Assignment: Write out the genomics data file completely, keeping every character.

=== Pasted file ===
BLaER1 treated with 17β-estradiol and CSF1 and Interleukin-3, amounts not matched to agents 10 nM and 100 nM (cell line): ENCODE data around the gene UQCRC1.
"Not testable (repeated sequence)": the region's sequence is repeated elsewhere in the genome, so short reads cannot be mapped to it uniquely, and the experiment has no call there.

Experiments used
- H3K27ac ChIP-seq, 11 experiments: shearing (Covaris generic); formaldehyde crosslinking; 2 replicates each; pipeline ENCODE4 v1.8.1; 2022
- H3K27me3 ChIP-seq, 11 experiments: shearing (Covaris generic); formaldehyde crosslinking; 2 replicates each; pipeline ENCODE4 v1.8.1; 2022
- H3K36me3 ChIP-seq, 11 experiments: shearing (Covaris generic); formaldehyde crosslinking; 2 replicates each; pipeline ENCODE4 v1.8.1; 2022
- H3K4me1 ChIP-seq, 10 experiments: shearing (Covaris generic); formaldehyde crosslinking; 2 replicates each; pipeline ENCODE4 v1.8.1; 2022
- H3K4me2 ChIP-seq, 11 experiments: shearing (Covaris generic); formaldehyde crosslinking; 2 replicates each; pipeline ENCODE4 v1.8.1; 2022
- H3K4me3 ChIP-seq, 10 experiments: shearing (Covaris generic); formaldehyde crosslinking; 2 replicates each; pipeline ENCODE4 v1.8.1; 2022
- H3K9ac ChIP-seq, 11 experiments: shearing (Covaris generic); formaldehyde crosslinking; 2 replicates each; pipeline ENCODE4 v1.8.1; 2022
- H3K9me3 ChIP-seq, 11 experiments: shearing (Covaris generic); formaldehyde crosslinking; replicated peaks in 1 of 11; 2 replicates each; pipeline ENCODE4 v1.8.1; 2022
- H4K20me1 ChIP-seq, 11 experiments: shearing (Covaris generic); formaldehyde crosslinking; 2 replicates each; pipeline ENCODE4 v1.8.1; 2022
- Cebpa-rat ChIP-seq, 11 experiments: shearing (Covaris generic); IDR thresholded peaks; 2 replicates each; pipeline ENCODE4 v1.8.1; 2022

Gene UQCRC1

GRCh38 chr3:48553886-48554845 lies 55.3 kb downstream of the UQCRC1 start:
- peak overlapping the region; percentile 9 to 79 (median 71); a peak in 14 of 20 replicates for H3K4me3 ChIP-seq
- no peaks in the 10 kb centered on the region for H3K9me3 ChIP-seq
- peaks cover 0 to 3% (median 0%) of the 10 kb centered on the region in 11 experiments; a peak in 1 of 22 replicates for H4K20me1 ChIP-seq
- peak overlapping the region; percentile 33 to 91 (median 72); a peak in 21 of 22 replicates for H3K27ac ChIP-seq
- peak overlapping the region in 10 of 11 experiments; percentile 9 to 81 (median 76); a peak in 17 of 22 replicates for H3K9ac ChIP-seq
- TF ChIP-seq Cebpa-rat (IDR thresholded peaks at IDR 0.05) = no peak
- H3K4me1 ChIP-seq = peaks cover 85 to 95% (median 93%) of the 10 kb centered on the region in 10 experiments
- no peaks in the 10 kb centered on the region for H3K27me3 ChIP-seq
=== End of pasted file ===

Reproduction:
BLaER1 treated with 17β-estradiol and CSF1 and Interleukin-3, amounts not matched to agents 10 nM and 100 nM (cell line): ENCODE data around the gene UQCRC1.
"Not testable (repeated sequence)": the region's sequence is repeated elsewhere in the genome, so short reads cannot be mapped to it uniquely, and the experiment has no call there.

Experiments used
- H3K27ac ChIP-seq, 11 experiments: shearing (Covaris generic); formaldehyde crosslinking; 2 replicates each; pipeline ENCODE4 v1.8.1; 2022
- H3K27me3 ChIP-seq, 11 experiments: shearing (Covaris generic); formaldehyde crosslinking; 2 replicates each; pipeline ENCODE4 v1.8.1; 2022
- H3K36me3 ChIP-seq, 11 experiments: shearing (Covaris generic); formaldehyde crosslinking; 2 replicates each; pipeline ENCODE4 v1.8.1; 2022
- H3K4me1 ChIP-seq, 10 experiments: shearing (Covaris generic); formaldehyde crosslinking; 2 replicates each; pipeline ENCODE4 v1.8.1; 2022
- H3K4me2 ChIP-seq, 11 experiments: shearing (Covaris generic); formaldehyde crosslinking; 2 replicates each; pipeline ENCODE4 v1.8.1; 2022
- H3K4me3 ChIP-seq, 10 experiments: shearing (Covaris generic); formaldehyde crosslinking; 2 replicates each; pipeline ENCODE4 v1.8.1; 2022
- H3K9ac ChIP-seq, 11 experiments: shearing (Covaris generic); formaldehyde crosslinking; 2 replicates each; pipeline ENCODE4 v1.8.1; 2022
- H3K9me3 ChIP-seq, 11 experiments: shearing (Covaris generic); formaldehyde crosslinking; replicated peaks in 1 of 11; 2 replicates each; pipeline ENCODE4 v1.8.1; 2022
- H4K20me1 ChIP-seq, 11 experiments: shearing (Covaris generic); formaldehyde crosslinking; 2 replicates each; pipeline ENCODE4 v1.8.1; 2022
- Cebpa-rat ChIP-seq, 11 experiments: shearing (Covaris generic); IDR thresholded peaks; 2 replicates each; pipeline ENCODE4 v1.8.1; 2022

Gene UQCRC1

GRCh38 chr3:48553886-48554845 lies 55.3 kb downstream of the UQCRC1 start:
- peak overlapping the region; percentile 9 to 79 (median 71); a peak in 14 of 20 replicates for H3K4me3 ChIP-seq
- no peaks in the 10 kb centered on the region for H3K9me3 ChIP-seq
- peaks cover 0 to 3% (median 0%) of the 10 kb centered on the region in 11 experiments; a peak in 1 of 22 replicates for H4K20me1 ChIP-seq
- peak overlapping the region; percentile 33 to 91 (median 72); a peak in 21 of 22 replicates for H3K27ac ChIP-seq
- peak overlapping the region in 10 of 11 experiments; percentile 9 to 81 (median 76); a peak in 17 of 22 replicates for H3K9ac ChIP-seq
- TF ChIP-seq Cebpa-rat (IDR thresholded peaks at IDR 0.05) = no peak
- H3K4me1 ChIP-seq = peaks cover 85 to 95% (median 93%) of the 10 kb centered on the region in 10 experiments
- no peaks in the 10 kb centered on the region for H3K27me3 ChIP-seq